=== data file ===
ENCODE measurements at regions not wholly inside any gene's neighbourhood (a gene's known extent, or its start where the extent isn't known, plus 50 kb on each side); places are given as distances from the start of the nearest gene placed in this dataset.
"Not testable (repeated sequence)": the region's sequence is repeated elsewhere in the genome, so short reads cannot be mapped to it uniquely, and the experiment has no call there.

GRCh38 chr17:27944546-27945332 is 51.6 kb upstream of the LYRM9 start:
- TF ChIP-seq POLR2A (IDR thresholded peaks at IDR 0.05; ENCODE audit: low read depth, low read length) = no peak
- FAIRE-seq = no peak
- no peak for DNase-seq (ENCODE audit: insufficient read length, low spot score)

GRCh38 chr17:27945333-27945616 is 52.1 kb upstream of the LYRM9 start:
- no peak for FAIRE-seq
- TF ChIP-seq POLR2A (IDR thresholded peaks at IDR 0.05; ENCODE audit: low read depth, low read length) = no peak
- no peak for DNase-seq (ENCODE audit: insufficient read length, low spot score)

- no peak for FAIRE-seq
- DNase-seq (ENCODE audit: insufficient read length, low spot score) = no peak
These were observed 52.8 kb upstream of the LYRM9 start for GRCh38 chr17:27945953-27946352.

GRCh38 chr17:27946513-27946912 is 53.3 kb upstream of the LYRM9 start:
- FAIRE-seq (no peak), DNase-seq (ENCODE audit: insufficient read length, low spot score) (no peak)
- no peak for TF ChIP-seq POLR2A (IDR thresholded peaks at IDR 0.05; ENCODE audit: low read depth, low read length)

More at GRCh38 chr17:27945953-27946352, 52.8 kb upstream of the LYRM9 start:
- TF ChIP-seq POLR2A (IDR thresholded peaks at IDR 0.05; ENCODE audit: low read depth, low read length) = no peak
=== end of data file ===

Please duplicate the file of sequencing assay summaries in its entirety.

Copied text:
ENCODE measurements at regions not wholly inside any gene's neighbourhood (a gene's known extent, or its start where the extent isn't known, plus 50 kb on each side); places are given as distances from the start of the nearest gene placed in this dataset.
"Not testable (repeated sequence)": the region's sequence is repeated elsewhere in the genome, so short reads cannot be mapped to it uniquely, and the experiment has no call there.

GRCh38 chr17:27944546-27945332 is 51.6 kb upstream of the LYRM9 start:
- TF ChIP-seq POLR2A (IDR thresholded peaks at IDR 0.05; ENCODE audit: low read depth, low read length) = no peak
- FAIRE-seq = no peak
- no peak for DNase-seq (ENCODE audit: insufficient read length, low spot score)

GRCh38 chr17:27945333-27945616 is 52.1 kb upstream of the LYRM9 start:
- no peak for FAIRE-seq
- TF ChIP-seq POLR2A (IDR thresholded peaks at IDR 0.05; ENCODE audit: low read depth, low read length) = no peak
- no peak for DNase-seq (ENCODE audit: insufficient read length, low spot score)

- no peak for FAIRE-seq
- DNase-seq (ENCODE audit: insufficient read length, low spot score) = no peak
These were observed 52.8 kb upstream of the LYRM9 start for GRCh38 chr17:27945953-27946352.

GRCh38 chr17:27946513-27946912 is 53.3 kb upstream of the LYRM9 start:
- FAIRE-seq (no peak), DNase-seq (ENCODE audit: insufficient read length, low spot score) (no peak)
- no peak for TF ChIP-seq POLR2A (IDR thresholded peaks at IDR 0.05; ENCODE audit: low read depth, low read length)

More at GRCh38 chr17:27945953-27946352, 52.8 kb upstream of the LYRM9 start:
- TF ChIP-seq POLR2A (IDR thresholded peaks at IDR 0.05; ENCODE audit: low read depth, low read length) = no peak